A troubling trend is emerging for consulting and financial firms’ recruiting efforts at Harvard. Recently, these companies have been shifting their recruitment schedules earlier and earlier in what has become a competition to attract talented students before other corporations can snap them up.
This trend parallels an even larger one: increasing student interest in finance and consulting jobs. Indeed, the culture that has incentivized finance and consulting businesses to start recruiting earlier is made possible by more students fighting for jobs in these fields. According to the Office of Career Services’ senior survey data, currently around a quarter of Harvard students choose to work in consulting and finance after graduation, a figure that ignores the percentage of alumni who come to those fields later.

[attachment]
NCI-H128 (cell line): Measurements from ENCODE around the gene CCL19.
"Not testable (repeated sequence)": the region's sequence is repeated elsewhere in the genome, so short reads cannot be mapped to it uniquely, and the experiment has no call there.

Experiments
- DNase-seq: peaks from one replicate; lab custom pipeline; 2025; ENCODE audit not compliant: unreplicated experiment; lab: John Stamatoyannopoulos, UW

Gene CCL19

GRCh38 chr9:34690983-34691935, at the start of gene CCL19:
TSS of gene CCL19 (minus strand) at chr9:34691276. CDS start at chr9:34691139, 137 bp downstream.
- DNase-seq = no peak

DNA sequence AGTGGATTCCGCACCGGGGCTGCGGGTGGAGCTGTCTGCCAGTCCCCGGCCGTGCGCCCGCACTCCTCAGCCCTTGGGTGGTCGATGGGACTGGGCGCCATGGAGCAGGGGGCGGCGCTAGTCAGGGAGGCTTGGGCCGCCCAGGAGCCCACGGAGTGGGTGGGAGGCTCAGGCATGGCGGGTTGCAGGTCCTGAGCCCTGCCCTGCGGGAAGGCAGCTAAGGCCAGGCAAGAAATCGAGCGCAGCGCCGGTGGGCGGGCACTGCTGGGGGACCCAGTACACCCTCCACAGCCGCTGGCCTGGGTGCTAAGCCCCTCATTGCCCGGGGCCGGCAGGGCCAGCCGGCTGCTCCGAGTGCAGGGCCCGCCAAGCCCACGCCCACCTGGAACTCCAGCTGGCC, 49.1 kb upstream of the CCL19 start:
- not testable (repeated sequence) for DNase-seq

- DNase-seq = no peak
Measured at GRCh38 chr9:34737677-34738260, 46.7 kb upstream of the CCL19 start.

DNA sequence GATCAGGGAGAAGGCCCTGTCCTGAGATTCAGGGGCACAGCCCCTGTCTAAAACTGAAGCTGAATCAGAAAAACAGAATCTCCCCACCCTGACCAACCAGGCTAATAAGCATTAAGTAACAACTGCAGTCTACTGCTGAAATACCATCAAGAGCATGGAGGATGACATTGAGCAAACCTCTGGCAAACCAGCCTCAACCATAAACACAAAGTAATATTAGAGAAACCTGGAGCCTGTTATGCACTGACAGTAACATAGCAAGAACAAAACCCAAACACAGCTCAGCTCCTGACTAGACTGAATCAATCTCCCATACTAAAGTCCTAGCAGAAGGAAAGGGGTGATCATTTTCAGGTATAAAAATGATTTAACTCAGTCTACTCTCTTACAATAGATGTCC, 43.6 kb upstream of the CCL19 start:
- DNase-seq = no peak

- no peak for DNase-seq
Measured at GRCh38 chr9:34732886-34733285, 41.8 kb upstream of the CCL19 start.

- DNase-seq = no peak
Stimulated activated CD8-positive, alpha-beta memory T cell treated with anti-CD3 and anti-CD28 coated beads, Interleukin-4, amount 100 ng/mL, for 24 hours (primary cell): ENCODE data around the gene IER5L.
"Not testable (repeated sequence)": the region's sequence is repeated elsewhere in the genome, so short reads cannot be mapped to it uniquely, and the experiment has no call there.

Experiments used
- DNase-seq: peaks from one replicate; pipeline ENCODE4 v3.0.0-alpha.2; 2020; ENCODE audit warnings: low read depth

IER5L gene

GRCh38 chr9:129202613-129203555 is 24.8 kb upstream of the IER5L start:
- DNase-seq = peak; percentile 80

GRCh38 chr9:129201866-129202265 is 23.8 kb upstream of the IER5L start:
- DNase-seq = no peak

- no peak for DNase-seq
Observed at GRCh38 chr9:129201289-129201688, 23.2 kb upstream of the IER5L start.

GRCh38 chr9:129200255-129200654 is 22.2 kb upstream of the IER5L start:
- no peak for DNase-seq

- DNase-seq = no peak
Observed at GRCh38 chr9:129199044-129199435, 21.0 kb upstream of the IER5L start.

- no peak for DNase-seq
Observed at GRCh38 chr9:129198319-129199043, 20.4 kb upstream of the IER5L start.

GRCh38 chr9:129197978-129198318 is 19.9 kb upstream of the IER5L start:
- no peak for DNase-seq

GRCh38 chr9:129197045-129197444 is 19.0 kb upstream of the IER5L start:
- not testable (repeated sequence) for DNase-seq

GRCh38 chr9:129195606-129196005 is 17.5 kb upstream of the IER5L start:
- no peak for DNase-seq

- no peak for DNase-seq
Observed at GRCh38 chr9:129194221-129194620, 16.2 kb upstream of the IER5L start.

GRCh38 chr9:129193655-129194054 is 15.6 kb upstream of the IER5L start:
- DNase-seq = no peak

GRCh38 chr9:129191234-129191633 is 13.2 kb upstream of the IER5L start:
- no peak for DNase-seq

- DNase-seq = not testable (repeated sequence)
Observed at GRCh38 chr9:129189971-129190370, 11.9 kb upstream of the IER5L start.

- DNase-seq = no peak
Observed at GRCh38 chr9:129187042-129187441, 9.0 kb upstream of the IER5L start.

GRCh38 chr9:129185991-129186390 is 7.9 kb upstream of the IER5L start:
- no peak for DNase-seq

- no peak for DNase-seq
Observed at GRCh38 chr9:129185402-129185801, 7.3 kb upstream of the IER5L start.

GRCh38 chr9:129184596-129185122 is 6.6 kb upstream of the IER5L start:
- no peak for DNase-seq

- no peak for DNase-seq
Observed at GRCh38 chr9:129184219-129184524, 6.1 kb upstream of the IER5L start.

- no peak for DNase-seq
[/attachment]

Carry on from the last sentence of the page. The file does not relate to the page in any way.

Both of these developments are saddening, as they come at the expense of jobs in other fields such as public service. These careers, while not as financially lucrative, can greatly benefit society, which needs talented individuals who decide to pursue callings that fulfill both themselves and the public, even if these careers come with a smaller paycheck.
Ultimately, the job market is just that—a market. People weigh a variety of factors in their decision, but often choose the jobs that provide the greatest material incentives. We thus urge the University to make jobs that provide a direct service to society more enticing to students. Harvard offers a plethora…